1 million kids in Africa suffer extreme hunger

JOHANNESBURG • Nearly one million children across eastern and southern Africa are suffering from "severe acute malnutrition" after two years of drought and the strongest El Nino in 50 years, United Nations children's agency Unicef said.

Children in the region face food and water shortages, with rising prices worsening the situation as families are forced to skip meals and sell belongings.

"The El Nino weather phenomenon will wane, but the cost to children - many who were already living from hand to mouth - will be felt for years to come," said Unicef regional director Leila Gharagozloo-Pakkala.

"Governments are responding with available resources, but this is an unprecedented situation. Children's survival is dependent on action taken today."

Lesotho, Zimbabwe and most of South Africa have declared drought emergencies, while in Ethiopia, the number of people in need of food assistance is expected to rise from 10 million to 18 million this year.

Malawi is facing its worst food crisis in nine years, with 2.8 million people - more than 15 per cent of the population - at risk of hunger, and severe acute malnutrition has doubled in only two months.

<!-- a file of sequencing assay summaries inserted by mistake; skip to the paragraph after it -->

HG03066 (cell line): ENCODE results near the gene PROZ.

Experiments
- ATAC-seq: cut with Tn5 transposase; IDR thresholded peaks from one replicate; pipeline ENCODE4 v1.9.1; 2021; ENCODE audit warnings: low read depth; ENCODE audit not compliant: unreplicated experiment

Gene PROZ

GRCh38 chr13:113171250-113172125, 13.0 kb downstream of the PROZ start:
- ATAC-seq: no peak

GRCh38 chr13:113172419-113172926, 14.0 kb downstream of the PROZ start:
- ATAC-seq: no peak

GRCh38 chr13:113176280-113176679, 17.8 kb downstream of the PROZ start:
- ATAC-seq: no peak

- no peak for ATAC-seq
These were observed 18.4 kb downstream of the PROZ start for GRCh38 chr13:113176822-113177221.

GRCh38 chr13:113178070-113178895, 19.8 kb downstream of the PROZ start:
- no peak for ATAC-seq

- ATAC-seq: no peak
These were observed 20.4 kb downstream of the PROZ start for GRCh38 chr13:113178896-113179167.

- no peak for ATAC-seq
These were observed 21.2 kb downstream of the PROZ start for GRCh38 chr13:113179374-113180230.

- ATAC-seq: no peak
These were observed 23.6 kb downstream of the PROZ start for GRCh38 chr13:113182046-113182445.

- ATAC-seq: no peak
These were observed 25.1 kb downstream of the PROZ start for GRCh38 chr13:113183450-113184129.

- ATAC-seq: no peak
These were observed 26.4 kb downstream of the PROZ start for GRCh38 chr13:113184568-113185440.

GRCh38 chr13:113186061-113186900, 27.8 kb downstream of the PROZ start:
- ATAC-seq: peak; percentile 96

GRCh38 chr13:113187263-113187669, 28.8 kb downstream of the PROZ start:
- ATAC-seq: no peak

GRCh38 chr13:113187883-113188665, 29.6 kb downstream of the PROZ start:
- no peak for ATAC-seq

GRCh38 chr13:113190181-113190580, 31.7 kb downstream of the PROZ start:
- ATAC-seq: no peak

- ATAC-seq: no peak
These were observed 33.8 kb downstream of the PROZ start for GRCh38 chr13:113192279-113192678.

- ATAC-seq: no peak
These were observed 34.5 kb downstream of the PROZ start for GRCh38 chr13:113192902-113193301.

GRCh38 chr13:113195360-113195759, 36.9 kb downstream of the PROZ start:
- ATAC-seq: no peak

"Severe acute malnutrition" is defined as extreme hunger, causing a very low weight-to-height ratio, visible wasting or fluid retention.

Last month, the UN's World Food Programme (WFP) said 14 million people across southern Africa faced going hungry after the prolonged drought wrecked harvests.

The WFP said the cost of maize, also called corn, in Malawi was 73 per cent higher than average. South Africa will import half its average maize crop after 2015 was declared the driest year in more than a century.

The agency is running humanitarian appeals calling for US$87 million (S$122 million) for Ethiopia, US$26 million for Angola and US$15 million for Somalia.


A version of this article appeared in the print edition of The Straits Times on February 18, 2016, with the headline '1 million kids in Africa suffer extreme hunger'. Print Edition | Subscribe